“Color of title” is a phrase used in property law that refers to a title to real property that may have the appearance of having good and valid title to that property, but in reality, the person either does not hold actual title (e.g., adverse possession) or there is a significant defect in the written documents supporting title (e.g., a defective deed) that makes it invalid.
Thus, according to the laws that govern real property, color of title fails to establish true ownership in land. In addition, color of title is also sometimes referred to as “apparent title” because at first glance it may seem as if the legal documents demonstrating title uphold a valid claim of title.
For instance, suppose a buyer purchases a parcel of real estate. By the end of the sale transaction, the buyer should have possession of the deed, which gives them title (i.e., ownership rights) to the parcel. If there is some type of defect in the deed, such as its terms do not comply with the real estate standards in the area, then it may render title invalid.
Taking this example one step further, suppose the buyer and the other parties to the transaction do not notice that there was an error with the documents supporting title. So, as is required with most real estate purchases, the buyer submits their real estate paperwork to the local registry office or to the county recorder of deeds of where the property is situated.
Without inspecting the documents further, all of the parties most likely believe that the buyer’s title is valid. Yet, because of the errors contained in the terms of the written documents supposedly verifying title, the buyer does not possess true title. Instead, the buyer has “color of title.”
What are Some Other Examples of Color of Title in Real Property?
The following list provides some other common examples of when a color of title situation may occur, which includes:
- If the buyer who is purchasing the real property believes that they are obtaining a valid title to the property, but later it turns out that the previous owner’s title to the property was actually defective. As such, the buyer and/or new owner’s title is now considered to be defective as well.
- When two or more persons purchase a particular piece of property and receive separate deeds to that same parcel of real estate.
- If a deed to a specific property was executed in a manner that makes it defective or questionable, such as if the deed was forged, or if the deed was not properly delivered and accepted.
One final scenario where color of title issues frequently arise is when a person acquires a parcel of land by adverse possession. Adverse possession is a way in which a person can obtain land by simply occupying it, instead of paying for it and going through the proper real estate procedures.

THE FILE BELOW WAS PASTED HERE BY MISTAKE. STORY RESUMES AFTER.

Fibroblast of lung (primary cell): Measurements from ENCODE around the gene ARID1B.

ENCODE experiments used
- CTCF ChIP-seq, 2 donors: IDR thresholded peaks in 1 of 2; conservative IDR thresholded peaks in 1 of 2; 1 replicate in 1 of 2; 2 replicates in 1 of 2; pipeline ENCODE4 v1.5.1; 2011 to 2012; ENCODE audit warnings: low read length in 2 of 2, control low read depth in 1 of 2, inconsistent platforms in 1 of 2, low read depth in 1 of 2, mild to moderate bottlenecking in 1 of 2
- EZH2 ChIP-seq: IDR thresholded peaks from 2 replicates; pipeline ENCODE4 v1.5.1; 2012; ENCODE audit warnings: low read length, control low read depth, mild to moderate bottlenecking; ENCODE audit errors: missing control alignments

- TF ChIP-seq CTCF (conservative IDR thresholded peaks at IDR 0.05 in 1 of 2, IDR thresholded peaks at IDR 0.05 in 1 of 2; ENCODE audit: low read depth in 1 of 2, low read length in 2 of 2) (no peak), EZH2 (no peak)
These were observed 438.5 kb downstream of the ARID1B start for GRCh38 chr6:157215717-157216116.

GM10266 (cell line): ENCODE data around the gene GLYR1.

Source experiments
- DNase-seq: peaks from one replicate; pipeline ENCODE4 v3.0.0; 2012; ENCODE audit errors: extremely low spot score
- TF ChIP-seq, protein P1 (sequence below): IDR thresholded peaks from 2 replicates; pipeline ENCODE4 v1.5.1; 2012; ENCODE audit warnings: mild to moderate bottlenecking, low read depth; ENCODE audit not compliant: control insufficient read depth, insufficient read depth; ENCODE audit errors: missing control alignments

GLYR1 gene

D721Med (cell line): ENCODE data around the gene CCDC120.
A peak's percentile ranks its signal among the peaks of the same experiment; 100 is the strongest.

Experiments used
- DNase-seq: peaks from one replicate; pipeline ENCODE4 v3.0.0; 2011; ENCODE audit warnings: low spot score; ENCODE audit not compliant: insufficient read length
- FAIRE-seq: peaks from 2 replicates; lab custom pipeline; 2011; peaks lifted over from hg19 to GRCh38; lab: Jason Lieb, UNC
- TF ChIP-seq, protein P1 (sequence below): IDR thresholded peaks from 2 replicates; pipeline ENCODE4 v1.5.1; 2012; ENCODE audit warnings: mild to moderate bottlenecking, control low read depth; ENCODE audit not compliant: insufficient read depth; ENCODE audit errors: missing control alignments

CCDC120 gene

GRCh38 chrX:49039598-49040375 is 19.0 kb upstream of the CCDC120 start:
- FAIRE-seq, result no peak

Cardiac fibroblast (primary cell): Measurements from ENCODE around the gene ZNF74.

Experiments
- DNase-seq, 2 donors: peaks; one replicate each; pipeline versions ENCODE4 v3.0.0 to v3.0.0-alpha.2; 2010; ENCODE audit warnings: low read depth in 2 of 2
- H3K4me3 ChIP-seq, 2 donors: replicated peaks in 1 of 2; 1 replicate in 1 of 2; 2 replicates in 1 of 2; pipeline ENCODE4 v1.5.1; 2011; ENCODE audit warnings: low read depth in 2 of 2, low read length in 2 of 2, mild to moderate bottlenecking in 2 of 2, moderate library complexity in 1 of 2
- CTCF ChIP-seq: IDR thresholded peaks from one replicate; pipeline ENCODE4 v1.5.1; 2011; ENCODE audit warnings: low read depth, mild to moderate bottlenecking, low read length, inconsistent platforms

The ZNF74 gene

However, there are many different steps a person must take before acquiring land through adverse possession and these may vary depending on the relevant laws of the state where the property is located.
If the person successfully acquires the land through adverse possession, then it is said that they have complete physical control of that particular property, but they will not have title to it. The difference between possession and title is that title proves true ownership, whereas possession does not.
Thus, the color of title issue may come into play either when the adverse possessor attempts to sell the property and cannot prove that they hold actual proper title, or if the original owner brings them to court to try and eject them from the land.
Finally, in order for an adverse possessor to gain valid title, they will have to bring an action to quiet title in the local court that handles property matters.
What Does Having Color of Title Signify?
In general, color of title typically occurs in the form of a written document, which may serve as evidence that the buyer put in a good faith effort to obtain valid title.
This form of evidence can be significant when used in cases where a claim to an interest in real estate occurs by way of adverse possession or via an easement by prescription. In these instances, the state will usually ask the party to prove that they have probable title to the land in question.
The reason as to why it is so important to resolve color of title issues is because it can affect a person’s ownership rights. For instance, without proper title, title insurance companies will not issue title insurance to the property owner in order to secure it against financial losses.
Additionally, having invalid title to a property can also hurt the property owner’s chances of being able to sell the property. Alternatively, it can result in serious consequences to the buyer, such as having the already paid for parcel of property taken away from them by a party who holds valid title.
Do I Need to Hire an Attorney for Color of Title Issues?
If you believe that the title to your property may be defective, then you should consider consulting a qualified real estate attorney in your area. Your attorney will be able to advise you about the applicable laws in your state and can assist you with navigating the process of resolving your color of title issues.